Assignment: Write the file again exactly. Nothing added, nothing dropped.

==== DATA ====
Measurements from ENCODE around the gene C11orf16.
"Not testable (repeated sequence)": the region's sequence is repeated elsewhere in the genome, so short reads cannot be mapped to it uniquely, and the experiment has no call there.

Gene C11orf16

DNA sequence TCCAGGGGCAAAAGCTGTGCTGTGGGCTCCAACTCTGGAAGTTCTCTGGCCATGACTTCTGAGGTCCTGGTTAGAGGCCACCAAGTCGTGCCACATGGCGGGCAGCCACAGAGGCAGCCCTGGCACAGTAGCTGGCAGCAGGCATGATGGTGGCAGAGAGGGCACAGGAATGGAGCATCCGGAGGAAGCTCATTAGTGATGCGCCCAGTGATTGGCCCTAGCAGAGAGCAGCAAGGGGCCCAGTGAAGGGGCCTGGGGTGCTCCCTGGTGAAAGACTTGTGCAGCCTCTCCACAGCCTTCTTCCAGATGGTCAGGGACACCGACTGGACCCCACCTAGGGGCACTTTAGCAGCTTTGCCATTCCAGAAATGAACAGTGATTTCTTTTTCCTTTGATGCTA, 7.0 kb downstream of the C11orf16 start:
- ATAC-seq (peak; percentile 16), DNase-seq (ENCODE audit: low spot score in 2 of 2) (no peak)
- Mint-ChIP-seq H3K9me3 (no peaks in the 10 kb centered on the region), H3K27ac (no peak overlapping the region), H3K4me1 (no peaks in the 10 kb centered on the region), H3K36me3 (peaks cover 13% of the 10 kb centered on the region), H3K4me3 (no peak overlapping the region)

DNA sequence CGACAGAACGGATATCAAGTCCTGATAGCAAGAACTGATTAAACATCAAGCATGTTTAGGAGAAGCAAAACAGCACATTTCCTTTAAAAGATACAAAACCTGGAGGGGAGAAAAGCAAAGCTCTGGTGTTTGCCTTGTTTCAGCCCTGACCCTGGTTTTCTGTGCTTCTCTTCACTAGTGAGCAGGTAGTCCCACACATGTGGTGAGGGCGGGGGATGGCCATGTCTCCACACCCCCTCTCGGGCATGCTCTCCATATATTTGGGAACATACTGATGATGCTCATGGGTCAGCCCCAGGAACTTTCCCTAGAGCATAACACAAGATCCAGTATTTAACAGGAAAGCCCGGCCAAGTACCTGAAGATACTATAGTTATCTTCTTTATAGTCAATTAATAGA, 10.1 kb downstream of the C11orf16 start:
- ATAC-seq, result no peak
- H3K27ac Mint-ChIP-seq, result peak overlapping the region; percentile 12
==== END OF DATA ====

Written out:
Measurements from ENCODE around the gene C11orf16.
"Not testable (repeated sequence)": the region's sequence is repeated elsewhere in the genome, so short reads cannot be mapped to it uniquely, and the experiment has no call there.

Gene C11orf16

DNA sequence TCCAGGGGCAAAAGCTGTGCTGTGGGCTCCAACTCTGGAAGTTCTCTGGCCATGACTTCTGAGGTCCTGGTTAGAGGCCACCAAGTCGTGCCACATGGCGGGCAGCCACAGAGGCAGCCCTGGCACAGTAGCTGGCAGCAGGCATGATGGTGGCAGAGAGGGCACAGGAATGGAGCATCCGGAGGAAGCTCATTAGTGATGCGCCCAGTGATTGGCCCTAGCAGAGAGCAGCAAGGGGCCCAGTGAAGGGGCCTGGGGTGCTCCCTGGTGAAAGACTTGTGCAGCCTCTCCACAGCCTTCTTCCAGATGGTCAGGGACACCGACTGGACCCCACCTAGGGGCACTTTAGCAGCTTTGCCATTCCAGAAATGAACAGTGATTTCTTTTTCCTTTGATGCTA, 7.0 kb downstream of the C11orf16 start:
- ATAC-seq (peak; percentile 16), DNase-seq (ENCODE audit: low spot score in 2 of 2) (no peak)
- Mint-ChIP-seq H3K9me3 (no peaks in the 10 kb centered on the region), H3K27ac (no peak overlapping the region), H3K4me1 (no peaks in the 10 kb centered on the region), H3K36me3 (peaks cover 13% of the 10 kb centered on the region), H3K4me3 (no peak overlapping the region)

DNA sequence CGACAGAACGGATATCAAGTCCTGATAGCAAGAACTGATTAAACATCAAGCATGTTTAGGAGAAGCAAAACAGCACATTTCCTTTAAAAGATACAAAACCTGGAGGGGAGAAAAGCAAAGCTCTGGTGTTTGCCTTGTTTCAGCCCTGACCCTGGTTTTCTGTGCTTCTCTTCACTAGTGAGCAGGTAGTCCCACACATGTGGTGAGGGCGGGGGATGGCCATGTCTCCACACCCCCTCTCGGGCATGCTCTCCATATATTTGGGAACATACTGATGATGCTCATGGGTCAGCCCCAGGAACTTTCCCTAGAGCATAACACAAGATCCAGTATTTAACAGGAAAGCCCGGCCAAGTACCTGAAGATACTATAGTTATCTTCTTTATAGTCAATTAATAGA, 10.1 kb downstream of the C11orf16 start:
- ATAC-seq, result no peak
- H3K27ac Mint-ChIP-seq, result peak overlapping the region; percentile 12